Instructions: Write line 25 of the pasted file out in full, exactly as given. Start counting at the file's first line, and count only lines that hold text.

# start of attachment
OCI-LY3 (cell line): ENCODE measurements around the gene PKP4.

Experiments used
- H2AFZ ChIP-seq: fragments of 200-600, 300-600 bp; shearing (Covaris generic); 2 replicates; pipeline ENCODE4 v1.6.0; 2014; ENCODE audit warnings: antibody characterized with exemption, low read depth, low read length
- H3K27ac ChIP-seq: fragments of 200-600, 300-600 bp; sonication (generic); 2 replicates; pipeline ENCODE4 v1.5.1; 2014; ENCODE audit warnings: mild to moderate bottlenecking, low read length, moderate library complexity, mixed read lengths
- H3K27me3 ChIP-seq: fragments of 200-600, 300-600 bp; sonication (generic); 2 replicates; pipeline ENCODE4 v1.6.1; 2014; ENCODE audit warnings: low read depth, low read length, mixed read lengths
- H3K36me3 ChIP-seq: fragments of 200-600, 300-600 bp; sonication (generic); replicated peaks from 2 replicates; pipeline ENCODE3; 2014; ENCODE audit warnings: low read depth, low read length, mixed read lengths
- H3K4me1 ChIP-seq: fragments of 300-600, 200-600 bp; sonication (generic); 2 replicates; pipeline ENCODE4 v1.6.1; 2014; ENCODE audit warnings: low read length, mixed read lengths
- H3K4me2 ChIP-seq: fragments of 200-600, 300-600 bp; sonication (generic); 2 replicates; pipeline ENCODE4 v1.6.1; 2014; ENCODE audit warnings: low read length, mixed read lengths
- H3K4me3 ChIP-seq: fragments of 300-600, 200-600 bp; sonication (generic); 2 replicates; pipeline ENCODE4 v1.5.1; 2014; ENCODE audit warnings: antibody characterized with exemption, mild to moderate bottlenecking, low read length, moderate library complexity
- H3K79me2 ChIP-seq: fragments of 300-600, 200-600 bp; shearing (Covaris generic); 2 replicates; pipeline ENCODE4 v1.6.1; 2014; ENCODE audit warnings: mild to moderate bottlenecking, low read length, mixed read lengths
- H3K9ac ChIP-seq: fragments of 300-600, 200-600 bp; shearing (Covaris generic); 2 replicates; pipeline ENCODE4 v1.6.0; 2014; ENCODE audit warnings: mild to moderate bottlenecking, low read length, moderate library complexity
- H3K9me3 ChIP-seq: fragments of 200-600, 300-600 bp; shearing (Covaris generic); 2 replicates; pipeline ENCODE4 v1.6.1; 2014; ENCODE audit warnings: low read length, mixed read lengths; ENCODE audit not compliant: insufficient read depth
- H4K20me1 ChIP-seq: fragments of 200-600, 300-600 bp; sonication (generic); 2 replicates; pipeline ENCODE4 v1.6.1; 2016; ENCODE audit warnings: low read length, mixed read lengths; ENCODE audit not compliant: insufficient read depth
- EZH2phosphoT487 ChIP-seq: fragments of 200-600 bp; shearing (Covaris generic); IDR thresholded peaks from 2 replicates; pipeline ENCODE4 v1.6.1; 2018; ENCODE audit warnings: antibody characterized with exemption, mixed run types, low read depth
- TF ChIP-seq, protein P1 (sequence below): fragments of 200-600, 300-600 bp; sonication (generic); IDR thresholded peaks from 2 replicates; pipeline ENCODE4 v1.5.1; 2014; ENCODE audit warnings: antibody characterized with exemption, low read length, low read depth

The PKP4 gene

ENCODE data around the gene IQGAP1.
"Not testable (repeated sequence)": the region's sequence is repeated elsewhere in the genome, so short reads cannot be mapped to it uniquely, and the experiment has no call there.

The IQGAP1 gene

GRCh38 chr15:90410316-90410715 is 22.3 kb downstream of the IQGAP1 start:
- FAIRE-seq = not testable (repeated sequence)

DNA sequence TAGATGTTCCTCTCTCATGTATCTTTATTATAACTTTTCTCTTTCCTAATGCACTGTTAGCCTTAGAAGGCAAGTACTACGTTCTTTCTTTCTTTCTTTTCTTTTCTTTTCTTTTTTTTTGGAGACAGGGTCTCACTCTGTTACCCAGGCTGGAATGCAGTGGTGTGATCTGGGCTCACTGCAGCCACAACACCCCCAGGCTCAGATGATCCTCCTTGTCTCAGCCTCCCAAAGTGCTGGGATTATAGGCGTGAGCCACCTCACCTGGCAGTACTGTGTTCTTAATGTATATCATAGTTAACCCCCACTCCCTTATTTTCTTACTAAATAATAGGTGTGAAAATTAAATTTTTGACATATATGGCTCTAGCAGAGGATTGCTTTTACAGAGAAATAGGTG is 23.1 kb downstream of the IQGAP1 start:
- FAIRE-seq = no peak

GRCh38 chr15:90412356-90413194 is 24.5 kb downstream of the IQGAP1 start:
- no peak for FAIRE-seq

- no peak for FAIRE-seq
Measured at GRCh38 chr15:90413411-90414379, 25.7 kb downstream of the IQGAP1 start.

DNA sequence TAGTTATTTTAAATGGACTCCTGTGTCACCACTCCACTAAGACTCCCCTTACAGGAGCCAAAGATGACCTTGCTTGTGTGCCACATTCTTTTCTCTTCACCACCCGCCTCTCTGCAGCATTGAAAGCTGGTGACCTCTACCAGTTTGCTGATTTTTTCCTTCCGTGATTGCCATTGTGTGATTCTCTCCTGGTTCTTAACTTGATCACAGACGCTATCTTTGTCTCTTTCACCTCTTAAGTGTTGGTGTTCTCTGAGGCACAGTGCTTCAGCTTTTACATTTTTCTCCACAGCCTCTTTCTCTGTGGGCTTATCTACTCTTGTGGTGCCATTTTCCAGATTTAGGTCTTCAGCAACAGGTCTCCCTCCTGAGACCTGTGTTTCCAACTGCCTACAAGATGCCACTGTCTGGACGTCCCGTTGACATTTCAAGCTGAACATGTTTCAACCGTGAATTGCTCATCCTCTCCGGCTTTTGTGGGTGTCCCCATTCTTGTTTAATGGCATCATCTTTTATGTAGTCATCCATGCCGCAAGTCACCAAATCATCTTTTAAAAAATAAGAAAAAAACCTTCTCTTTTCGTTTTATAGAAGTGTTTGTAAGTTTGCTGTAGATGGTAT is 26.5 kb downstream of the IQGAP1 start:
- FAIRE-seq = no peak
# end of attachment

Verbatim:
- no peak for FAIRE-seq